Q. My question concerns the assumption most planners make that retirement spending increases about three percent a year, no matter how advanced the client's age. I don't see how that is possible. My mother-in-law is 96. She is doing pretty well---she’s a true sweetheart. Her spending is definitely not increasing at three percent a year. What do you think would be a good Couch Potato rule that might apply to, say, age 85 and above- if the good Lord allows one to have that type of longevity? ---H.S., Dallas, TX
A. Good question, but I can’t give you an exact answer. I hope you haven’t met many financial planners who use a three percent assumption for future spending growth in retirement. If they do, it suggests that they aren’t keeping up with the many articles on the subject in both academic research and practitioner-oriented publications like the Journal of Financial Planning.
Multiple researchers, for instance, have used the Consumer Expenditure Survey, a regular exercise done by the Department of Labor, to identify how our spending changes over time. Spending in retirement is definitely not a “one-size-fits-all” deal.
In general, household spending peaks in our fifties. Then it slowly declines. Older people eat less and drink less. They also spend less on clothing and a wide variety of other things. There is a reason television advertisers are keen on attracting young people rather than old people. Younger people spend more.
While medical expenses do rise over time, decreases in other spending more than offset it for most people. Medical spending, however, is like playing poker with an increasing number of wild cards: the older you are, the greater the odds a health event will create a major expense.
If you Google the name “Ty Bernicke” you’ll have the start of a basic reading list, including a column of mine from 2005. If you want a deep look that is rich in links to supporting information, read the article on that Google list by financial planner Michael Kitces. He is one of the bright lights in practical financial planning.
Q. During the first Presidential debate, Donald Trump brought up the political bias of the Federal Reserve in general and chairperson Janet Yellen in particular. My question: What is the impact of the Fed’s efforts to keep interest rates low? I believe that the Fed causes the Treasury to issue financial instruments at yields that are below market rates.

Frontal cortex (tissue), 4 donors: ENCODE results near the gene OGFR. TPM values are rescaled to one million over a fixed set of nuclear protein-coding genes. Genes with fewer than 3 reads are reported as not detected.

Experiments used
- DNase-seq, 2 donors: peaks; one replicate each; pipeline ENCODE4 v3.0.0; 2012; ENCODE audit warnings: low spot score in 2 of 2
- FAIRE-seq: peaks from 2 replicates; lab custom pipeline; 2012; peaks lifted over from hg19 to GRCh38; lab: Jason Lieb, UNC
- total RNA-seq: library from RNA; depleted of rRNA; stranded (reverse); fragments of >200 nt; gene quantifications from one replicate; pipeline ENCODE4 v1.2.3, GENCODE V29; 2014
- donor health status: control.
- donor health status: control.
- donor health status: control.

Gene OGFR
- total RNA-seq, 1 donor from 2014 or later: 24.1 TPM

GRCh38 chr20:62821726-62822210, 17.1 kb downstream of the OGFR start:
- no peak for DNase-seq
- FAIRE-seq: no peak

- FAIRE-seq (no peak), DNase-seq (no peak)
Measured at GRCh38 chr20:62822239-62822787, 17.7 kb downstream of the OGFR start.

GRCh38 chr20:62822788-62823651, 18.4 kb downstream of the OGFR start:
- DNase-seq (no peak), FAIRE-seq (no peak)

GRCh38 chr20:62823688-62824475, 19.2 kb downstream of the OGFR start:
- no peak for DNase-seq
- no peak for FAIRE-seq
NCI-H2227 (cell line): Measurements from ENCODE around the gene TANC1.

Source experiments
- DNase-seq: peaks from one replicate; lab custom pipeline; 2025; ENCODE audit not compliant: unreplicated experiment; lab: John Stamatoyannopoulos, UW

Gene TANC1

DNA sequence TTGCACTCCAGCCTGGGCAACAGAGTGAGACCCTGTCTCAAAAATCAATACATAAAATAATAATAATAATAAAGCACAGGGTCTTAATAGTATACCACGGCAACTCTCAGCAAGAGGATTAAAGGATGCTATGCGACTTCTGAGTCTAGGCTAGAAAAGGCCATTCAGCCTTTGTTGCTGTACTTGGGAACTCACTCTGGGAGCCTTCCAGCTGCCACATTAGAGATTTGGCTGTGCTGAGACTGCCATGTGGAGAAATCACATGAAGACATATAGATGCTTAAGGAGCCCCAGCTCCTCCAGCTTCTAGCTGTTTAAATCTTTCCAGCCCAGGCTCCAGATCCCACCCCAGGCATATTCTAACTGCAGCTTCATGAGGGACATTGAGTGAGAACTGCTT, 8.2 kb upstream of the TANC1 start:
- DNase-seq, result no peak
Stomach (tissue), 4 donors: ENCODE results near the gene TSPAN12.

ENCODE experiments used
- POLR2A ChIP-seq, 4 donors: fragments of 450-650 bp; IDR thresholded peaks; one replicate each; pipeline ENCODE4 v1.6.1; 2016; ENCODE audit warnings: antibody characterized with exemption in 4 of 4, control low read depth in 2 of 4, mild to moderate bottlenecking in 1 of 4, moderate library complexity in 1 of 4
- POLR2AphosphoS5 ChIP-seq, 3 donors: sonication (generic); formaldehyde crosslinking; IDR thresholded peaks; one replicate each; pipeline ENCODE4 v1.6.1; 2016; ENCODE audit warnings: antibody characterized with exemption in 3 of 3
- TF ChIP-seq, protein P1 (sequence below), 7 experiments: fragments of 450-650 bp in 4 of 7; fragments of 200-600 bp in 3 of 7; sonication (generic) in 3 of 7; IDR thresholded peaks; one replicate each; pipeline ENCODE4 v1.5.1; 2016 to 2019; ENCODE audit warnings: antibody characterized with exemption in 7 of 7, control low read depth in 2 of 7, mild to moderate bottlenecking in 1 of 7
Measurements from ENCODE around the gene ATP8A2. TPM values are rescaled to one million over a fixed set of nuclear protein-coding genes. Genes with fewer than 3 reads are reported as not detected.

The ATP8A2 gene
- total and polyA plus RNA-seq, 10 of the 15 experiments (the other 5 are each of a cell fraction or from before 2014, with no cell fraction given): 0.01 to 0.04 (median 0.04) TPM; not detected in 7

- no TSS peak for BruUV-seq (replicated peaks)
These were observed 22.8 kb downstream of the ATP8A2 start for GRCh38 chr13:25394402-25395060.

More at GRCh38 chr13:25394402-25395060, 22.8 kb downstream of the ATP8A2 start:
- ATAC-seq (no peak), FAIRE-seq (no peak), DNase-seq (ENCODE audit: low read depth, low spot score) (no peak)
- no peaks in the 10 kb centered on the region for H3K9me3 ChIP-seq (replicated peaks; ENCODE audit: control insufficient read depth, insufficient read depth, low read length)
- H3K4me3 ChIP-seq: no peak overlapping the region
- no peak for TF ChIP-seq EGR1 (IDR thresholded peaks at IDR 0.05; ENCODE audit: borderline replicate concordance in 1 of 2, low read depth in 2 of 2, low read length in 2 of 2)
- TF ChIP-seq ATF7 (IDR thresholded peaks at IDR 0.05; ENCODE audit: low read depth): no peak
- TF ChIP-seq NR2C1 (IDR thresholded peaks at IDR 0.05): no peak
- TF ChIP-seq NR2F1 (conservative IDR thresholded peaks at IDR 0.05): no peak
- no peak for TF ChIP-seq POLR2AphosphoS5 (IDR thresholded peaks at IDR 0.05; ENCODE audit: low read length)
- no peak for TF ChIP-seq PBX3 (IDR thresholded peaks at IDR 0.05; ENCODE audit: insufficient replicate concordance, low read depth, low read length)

The result is that someone will own assets that will be devalued when market rates increase above the rates the instruments were sold at. Who is obligated to cover the difference? What will be the impact, if any, when this difference is “called”? ---B.O., Austin, TX
A. The impact of ZIRP (zero-interest-rate-policy) depends mostly on whether you are a regular borrower of money or a regular lender of money. Low rates do wonders for the cost of government debt, so the U.S. Treasury is a big beneficiary. So are people who borrow to buy major assets like cars and homes. They can buy more car, or more house, with a given amount of income. Credit card borrowers don’t do as well.
Another beneficiary is any person, corporation, state or local government with debt that can be refinanced to a lower interest rate. And, finally, the owners of common stock benefit because people pay more for a dollar of corporate earnings when interest rates are low than when they are high.
The situation is just the opposite for a person or institution that counts on investments to provide a yield. The cost to private and public pension plans is enormous because it requires more money to finance a given amount of pension as interest rates sink.
The same is true for insurance contracts that depend on investment yield— that would be things like long-term-care insurance and life annuities. As interest rates decline, life annuity payouts become less and less attractive. Similarly, the lower yields go, the more companies that issue LTC policies have to raise their policy premiums.
There have been estimates of costs, but the true cost will only be known when interest rates return to “normal” levels. No one is expected to cover the difference. So expect a lot of train wrecks.
The economic phrase for what is being done by governments around the world is “financial repression.”
Scott Burns is the retired Chief Investment Officer of AssetBuilder, the creator of Couch Potato investing, and a personal finance columnist with decades of experience.